Monday, November 25 2019

museums, grapefruit, and the dog that dies in remember the titans

Dear Journal,

Good morning, everyone! We all slept in today - no apologies, and no regrets. We have a busy week ahead of us, so we may as well start stocking up on extra sleep. This morning, Marissa is snuggling upstairs with the dogs. Rodney and I just split a french omelette for breakfast, and now he's settled in with some comfy clothes watching a new Blippi episode I just downloaded for him. I was just in the middle of making a long list of things I wanted to do today, and the first of which is "write journal entry". So here we are! Let's get to it.

Yesterday was a wonderful day. We started things off by eating breakfast, then heading to church. We dropped Rodney off at Sunday school. Maybe it was the full belly, or the shnazzy red pants and button down shirt Marissa picked out for him, or just the fact that Papa Wilke was in town for the weekend, but Rodney was feeling extra social. Dropping him off at the door, he actually looked kind of annoyed with us when we tried to get one last wave and 'see ya later!' out of him. That morning, the train table was teeming with toddler socializing and we were cramping his style.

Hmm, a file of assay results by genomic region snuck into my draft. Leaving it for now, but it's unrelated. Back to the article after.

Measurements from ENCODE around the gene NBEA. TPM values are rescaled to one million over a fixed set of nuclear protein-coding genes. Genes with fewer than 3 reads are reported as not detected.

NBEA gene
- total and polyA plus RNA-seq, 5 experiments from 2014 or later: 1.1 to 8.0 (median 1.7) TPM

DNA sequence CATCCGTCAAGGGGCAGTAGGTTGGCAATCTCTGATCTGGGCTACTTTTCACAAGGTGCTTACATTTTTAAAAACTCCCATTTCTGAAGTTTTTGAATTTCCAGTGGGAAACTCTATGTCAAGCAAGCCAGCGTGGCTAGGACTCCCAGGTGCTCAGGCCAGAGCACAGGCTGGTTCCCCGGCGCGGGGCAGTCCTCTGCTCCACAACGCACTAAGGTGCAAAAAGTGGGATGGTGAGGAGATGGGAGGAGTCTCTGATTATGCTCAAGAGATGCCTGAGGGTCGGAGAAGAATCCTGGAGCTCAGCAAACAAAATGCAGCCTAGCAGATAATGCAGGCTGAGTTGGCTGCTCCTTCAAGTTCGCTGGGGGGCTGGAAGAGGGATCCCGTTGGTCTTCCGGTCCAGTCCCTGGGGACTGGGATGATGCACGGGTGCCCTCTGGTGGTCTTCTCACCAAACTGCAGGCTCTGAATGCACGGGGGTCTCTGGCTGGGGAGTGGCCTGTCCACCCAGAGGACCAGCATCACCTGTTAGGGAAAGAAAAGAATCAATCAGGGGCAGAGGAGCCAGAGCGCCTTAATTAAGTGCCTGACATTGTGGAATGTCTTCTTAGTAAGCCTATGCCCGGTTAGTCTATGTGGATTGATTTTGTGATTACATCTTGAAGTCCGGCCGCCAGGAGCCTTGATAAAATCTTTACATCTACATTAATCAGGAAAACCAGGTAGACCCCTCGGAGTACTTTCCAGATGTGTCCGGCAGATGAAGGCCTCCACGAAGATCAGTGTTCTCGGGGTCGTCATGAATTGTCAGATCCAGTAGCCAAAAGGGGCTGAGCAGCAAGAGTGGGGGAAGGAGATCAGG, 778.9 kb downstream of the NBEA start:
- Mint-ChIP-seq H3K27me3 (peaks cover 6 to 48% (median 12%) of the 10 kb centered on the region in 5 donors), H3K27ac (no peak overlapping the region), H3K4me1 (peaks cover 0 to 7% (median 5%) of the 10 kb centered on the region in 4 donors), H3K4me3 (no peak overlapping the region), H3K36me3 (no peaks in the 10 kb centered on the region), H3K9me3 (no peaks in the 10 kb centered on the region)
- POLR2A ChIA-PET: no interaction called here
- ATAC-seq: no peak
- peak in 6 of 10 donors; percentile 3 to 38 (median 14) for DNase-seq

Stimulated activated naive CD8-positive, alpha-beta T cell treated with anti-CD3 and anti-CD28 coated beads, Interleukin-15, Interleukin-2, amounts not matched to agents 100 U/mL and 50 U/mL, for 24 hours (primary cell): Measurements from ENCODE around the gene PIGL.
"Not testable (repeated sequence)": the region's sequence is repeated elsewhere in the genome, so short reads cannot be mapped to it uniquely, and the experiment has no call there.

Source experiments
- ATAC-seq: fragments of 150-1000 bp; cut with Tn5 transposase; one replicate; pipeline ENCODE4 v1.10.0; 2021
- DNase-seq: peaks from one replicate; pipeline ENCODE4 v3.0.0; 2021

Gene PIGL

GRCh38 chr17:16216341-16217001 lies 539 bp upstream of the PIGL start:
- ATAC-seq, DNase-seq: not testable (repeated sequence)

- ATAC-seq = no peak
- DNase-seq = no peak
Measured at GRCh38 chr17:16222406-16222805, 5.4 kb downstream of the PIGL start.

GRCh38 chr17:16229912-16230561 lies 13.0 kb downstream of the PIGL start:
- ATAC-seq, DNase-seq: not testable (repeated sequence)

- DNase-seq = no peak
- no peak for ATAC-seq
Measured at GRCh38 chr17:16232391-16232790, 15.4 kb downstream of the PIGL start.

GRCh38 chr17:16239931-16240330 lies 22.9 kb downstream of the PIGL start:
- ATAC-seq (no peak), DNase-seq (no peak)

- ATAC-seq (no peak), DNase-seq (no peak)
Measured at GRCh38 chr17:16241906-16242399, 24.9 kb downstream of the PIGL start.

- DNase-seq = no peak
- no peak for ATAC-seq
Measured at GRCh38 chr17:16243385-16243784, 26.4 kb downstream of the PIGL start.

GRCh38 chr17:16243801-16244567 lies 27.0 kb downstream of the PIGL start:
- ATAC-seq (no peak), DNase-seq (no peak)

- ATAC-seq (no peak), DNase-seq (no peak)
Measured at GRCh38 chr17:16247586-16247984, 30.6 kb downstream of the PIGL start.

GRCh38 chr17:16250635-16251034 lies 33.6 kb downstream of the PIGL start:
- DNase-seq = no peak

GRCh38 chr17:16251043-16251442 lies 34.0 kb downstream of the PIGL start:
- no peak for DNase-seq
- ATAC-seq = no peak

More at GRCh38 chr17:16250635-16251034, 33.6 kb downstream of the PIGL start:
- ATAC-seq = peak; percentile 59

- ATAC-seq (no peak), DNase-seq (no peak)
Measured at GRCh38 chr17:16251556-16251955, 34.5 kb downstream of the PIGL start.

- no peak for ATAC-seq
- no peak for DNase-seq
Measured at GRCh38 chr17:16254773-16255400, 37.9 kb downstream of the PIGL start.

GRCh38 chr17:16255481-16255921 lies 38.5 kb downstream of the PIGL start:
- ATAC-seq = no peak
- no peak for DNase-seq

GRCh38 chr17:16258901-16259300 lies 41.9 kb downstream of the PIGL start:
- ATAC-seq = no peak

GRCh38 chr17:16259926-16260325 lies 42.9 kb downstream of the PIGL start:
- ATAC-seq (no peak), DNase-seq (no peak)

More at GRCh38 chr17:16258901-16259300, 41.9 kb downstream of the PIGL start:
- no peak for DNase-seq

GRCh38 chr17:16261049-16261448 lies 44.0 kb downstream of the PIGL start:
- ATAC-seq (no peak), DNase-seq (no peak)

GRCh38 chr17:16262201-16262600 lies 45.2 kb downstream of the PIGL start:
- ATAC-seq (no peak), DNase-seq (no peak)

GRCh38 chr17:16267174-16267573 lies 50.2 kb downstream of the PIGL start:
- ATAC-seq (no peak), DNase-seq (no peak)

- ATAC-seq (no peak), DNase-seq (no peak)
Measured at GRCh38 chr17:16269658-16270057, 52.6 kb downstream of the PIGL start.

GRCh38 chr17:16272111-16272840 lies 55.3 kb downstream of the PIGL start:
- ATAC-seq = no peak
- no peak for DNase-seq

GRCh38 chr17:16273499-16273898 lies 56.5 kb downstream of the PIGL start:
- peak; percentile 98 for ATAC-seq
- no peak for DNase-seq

We attended the 11 o'clock church service, then swung by Sunday school to pick up Rodman. We spent some time leering through the high windows so we could see what he was up to. Papa Wilke peeked his head through the door, and Rodney lit up with excitement. It's not often we get both a smooth drop-off and a smooth pick-up from Sunday school, but maybe we'll chalk that up to the "Papa Wilke effect".

We had a fun half-day planned that started with a nice after church lunch at Graze. Yes, there are some exceptions to my "Madison restaurants suck at hospitality" manifesto, and Graze on the square is one of them. My mind was at ease, knowing Graze is - as repeatedly proven - one of the good ones. As we waited for out table, we snapped some pictures in front of the capital. We had a passerby take a picture of all of us, we got some shots of Rodney with Papa Wilke, then Marissa with Papa Wilke, then just for fun I took one more picture of Marissa posing with Papa Wilke, zooming out so I could get an aimless Rodney staring off into the distance in the corner of the frame. A candid and a portrait in the same photo - I'd like to see Ansel Adams do that.